Episode 6: Mitchell Rusu

BSC Director Salimah Samji interviews Implementing Public Policy (IPP) alum, Mitchell Rusu, to hear more about how he is utilizing what he learned in the program as he works to resolve public problems.

Mitchell Rusu is based in London, and is the Global Recovery and Resolution Planning Director at Bank of America, providing oversight of RRP related projects across the international jurisdictions. He is responsible for overseeing the coordination of large projects that prepare financial institutions for potential periods of severe stress and identify in advance contingency options that could be implemented to stabilize their financial position and recover from financial losses. Mitch's career spans over 20 years, working for large corporations such as Ford Motor Company, GE Capital and Bank of America in both the US and the UK. During his career, he has held various positions across Finance, Treasury, Risk, and corporate strategy departments. To learn more about Mitch's IPP journey, read his BSC blog post, PDIA Application in the Private Sector.

For more information on Harvard Kennedy School's Implementing Public Policy (IPP) program, visit the website, read about the PDIA approach, and access the PDIA toolkit.

Transcript

Salimah Samji Hello and welcome to the sixth episode of the Practice of Resolving Public Problems podcast series. My name is Salimah Samji and I'm the Director of Building State Capability at the Harvard Center for International Development. This new series on the practice of resolving public problems features interviews with alums of our Implementing Public Policy IPP executive program at the Harvard Kennedy School. The episodes will focus on how our alums are using the PDIA tools and approach in designing and implementing public policy. We hope you enjoy them. Today, I'm speaking with Mitchell Rusu, who is the global recovery and resolution planning director at Bank of America, providing oversight of RRP related projects across the international jurisdictions. He is responsible for overseeing the coordination of large projects that prepare financial institutions for potential periods of severe stress and identify in advance contingency options that could be implemented to stabilize their financial position and recover from financial losses. Mitch's career spans over 20 years, working for large corporations such as Ford Motor Company, GE Capital and Bank of America in both the US and the UK. During his career, he has held various positions across Finance, Treasury, Risk, and corporate strategy departments. Mitch is based in London and he completed our IPP program in December 2019. Welcome, Mitch.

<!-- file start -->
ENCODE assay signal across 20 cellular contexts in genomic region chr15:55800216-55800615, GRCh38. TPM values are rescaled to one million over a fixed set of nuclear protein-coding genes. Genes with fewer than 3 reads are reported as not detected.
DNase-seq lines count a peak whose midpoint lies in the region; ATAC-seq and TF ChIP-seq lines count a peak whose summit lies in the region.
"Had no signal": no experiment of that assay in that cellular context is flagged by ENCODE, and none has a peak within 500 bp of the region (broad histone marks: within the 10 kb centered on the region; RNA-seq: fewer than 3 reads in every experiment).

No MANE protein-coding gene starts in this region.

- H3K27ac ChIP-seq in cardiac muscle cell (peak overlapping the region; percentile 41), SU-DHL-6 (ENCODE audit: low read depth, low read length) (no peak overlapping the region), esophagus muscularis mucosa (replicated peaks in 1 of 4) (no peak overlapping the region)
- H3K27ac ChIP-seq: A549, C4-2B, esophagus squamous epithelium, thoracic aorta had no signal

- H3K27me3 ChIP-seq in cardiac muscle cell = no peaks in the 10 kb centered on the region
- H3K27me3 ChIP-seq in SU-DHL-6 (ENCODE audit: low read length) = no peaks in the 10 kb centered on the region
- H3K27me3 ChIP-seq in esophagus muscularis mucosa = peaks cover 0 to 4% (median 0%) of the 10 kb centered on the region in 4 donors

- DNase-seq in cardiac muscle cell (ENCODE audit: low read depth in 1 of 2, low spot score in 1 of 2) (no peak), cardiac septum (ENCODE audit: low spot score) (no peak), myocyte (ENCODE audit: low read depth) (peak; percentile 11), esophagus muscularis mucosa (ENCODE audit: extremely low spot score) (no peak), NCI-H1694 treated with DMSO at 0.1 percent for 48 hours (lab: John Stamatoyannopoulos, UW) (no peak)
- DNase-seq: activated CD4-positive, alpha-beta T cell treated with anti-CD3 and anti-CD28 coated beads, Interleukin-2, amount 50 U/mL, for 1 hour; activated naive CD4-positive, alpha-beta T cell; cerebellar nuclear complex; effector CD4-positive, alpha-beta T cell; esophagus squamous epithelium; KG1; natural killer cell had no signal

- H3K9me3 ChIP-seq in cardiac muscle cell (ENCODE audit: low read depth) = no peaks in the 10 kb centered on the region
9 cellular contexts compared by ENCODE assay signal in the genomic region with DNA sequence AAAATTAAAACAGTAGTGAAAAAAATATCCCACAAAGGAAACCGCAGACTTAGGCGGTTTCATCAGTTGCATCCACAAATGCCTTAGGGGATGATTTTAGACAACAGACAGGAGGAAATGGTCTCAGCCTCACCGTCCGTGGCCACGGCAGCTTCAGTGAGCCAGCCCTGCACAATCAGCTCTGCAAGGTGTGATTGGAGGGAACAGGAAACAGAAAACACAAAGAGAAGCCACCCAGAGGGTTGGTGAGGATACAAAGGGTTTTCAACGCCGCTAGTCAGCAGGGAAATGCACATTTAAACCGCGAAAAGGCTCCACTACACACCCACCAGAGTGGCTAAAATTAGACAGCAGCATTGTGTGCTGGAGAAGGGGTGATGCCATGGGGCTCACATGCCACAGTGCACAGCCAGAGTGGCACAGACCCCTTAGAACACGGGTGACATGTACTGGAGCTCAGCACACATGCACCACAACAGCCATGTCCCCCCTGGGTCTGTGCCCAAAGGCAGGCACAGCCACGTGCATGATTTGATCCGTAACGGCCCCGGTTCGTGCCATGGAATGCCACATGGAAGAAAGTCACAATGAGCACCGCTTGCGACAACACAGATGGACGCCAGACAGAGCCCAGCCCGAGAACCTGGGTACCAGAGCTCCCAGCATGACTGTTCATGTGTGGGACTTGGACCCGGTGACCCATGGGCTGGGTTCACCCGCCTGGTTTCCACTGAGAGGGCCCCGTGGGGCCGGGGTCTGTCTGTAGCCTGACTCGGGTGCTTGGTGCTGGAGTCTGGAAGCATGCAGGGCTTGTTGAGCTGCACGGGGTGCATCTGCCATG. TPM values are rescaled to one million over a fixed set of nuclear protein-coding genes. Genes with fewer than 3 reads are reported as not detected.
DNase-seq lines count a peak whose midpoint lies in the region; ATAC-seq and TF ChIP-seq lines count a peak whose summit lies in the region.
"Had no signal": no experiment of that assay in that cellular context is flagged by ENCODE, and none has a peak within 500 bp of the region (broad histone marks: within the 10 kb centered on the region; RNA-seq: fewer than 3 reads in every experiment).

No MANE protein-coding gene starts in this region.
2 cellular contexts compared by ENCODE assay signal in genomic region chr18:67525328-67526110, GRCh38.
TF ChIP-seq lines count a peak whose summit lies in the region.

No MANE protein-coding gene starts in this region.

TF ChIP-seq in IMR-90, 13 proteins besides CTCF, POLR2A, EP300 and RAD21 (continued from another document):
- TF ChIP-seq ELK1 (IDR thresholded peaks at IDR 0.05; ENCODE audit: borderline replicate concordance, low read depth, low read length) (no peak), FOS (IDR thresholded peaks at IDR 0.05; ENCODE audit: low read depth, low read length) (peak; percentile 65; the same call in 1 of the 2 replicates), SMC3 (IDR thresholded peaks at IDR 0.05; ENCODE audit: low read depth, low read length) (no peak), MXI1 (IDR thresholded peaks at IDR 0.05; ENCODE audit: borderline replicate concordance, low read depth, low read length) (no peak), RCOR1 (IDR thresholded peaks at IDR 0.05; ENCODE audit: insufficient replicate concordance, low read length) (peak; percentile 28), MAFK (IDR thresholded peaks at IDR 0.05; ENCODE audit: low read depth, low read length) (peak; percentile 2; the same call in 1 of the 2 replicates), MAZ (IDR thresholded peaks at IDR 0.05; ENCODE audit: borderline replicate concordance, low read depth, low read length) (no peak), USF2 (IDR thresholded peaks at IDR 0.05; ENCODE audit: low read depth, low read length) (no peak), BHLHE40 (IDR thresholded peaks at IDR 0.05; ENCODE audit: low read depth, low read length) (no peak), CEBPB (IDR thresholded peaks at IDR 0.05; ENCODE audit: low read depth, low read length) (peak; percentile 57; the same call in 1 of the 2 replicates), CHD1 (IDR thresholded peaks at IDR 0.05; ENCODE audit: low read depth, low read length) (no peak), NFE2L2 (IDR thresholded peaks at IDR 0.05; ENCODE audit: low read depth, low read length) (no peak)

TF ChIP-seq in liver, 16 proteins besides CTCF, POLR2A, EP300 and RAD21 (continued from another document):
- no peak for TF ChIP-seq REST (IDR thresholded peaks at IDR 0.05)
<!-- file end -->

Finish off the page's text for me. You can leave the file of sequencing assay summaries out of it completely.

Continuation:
Mitchell Rusu Thank you, Salimah. 

Salimah Samji So let's get started. You know, it's been almost two years since you completed the IPP program. What do you remember as being useful?